Effective Use of the First Person in First Confession
"I decided that, between one thing and another, I must have broken the whole ten commandments, all on account of that old woman, and so far as I could see, so long as she remained in the house I had no hope of ever doing anything else," (page 189).
This quote from the text of "First Confession" by Frank O'Connor exquisitely shows which point of view O'Connor selected for his story. Frank O'Connor chose the first-person point of view to tell his tale. One can determine this by three factors: the use of the word "I", the use of grammatical voice and the use of conveying the story through the characters. These three techniques are shown vividly throughout O'Connor's novella.
The use of the word "I" in O'Connor's short story is in the text continuously with an unquestionable presence. A prime example of the usage of "I" in O'Connor's tale is first seen in the second paragraph as Jackie talks about his grandmother favoring Nora, his older sister, over him: "Nora, my sister, just sucked up to the old womanÖI was too honest, that was my trouble; and when I was playing around with Bill ConnellÖand saw my grandmother steering up the path with the jug of porter I was mortified. I made excuses not to let him into the house, because I could never be sure what she would be up to when we went in," (page 188). The application of the word "I" is an obvious and well-known method of the first-person point of view, as well as using another compatible method such as grammatical voice.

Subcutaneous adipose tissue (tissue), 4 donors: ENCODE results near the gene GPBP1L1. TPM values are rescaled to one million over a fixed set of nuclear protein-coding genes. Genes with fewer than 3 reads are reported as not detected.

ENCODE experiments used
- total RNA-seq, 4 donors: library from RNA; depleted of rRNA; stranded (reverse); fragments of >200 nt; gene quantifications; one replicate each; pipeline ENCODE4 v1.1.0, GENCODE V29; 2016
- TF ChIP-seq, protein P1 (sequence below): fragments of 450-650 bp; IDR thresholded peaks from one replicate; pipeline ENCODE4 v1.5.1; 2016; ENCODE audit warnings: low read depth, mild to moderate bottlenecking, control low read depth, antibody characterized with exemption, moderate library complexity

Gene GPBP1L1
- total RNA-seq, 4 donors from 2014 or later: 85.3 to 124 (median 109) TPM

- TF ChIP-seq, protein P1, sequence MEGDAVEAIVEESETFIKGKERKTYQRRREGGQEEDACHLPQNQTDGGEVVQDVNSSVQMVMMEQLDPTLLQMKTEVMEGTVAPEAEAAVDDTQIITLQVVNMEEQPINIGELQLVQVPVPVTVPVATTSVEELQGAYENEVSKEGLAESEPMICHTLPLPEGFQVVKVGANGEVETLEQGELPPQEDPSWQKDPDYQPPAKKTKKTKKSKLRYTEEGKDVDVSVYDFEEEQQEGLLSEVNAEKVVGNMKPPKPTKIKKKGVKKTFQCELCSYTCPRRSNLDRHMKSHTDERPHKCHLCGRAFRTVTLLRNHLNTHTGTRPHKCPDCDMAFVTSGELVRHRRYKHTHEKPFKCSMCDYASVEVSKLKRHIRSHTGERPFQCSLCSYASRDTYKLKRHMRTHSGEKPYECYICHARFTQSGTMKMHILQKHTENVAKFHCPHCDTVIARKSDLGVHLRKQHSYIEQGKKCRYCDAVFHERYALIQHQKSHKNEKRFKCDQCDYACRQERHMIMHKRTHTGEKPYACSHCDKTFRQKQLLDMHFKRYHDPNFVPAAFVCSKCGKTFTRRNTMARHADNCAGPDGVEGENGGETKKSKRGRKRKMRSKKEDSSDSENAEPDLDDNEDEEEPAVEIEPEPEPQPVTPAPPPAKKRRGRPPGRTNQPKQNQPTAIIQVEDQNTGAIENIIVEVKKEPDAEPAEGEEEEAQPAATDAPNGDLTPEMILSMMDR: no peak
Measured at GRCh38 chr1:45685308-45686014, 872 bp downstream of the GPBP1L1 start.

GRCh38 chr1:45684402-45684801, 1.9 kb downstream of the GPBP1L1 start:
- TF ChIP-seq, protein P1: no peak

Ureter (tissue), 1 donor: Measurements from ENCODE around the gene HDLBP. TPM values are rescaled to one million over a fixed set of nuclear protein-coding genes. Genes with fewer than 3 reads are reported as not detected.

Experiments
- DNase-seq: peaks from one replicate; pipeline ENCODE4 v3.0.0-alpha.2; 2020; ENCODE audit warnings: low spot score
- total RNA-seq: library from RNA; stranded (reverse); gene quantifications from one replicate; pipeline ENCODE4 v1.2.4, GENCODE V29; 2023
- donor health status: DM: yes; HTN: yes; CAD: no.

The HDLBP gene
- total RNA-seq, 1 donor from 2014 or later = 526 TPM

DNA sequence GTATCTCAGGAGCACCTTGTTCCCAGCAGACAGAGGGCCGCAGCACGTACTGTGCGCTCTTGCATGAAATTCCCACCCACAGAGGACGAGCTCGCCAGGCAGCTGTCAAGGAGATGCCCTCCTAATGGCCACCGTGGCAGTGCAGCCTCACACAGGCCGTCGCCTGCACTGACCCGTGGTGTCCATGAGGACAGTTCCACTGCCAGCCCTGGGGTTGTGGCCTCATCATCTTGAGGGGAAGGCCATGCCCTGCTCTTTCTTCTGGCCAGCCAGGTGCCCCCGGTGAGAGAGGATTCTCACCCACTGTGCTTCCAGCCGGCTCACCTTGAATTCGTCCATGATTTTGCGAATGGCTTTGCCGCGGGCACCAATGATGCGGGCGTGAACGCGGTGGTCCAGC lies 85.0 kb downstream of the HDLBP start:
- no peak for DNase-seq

Grammatical voice is a conventional technique of guiding the reader through the story using a first-person point of view. This is a...
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...s. The reader is also shown that Jackie's mother dislikes her mother-in-law's mannerisms. This use of conveying the story through the characters is another method that is primarily used in first-person point of view, conventionally for its simplicity and advantage of giving several details in a short amount of time.
O'Connor shows first-person point of view unremittingly in the short story "First Confession." By his usage of the word "I," O'Connor announces to the reader that he is writing in first-person, by using the method of grammatical voice O'Connor shows another technique of writing in first-person and, intertwined with grammatical voice, his conveyance of the story through the characters is his last usage of writing in the first-person point of view. These three applications of writing give the reader a sure perception of O'Connor's point of view.
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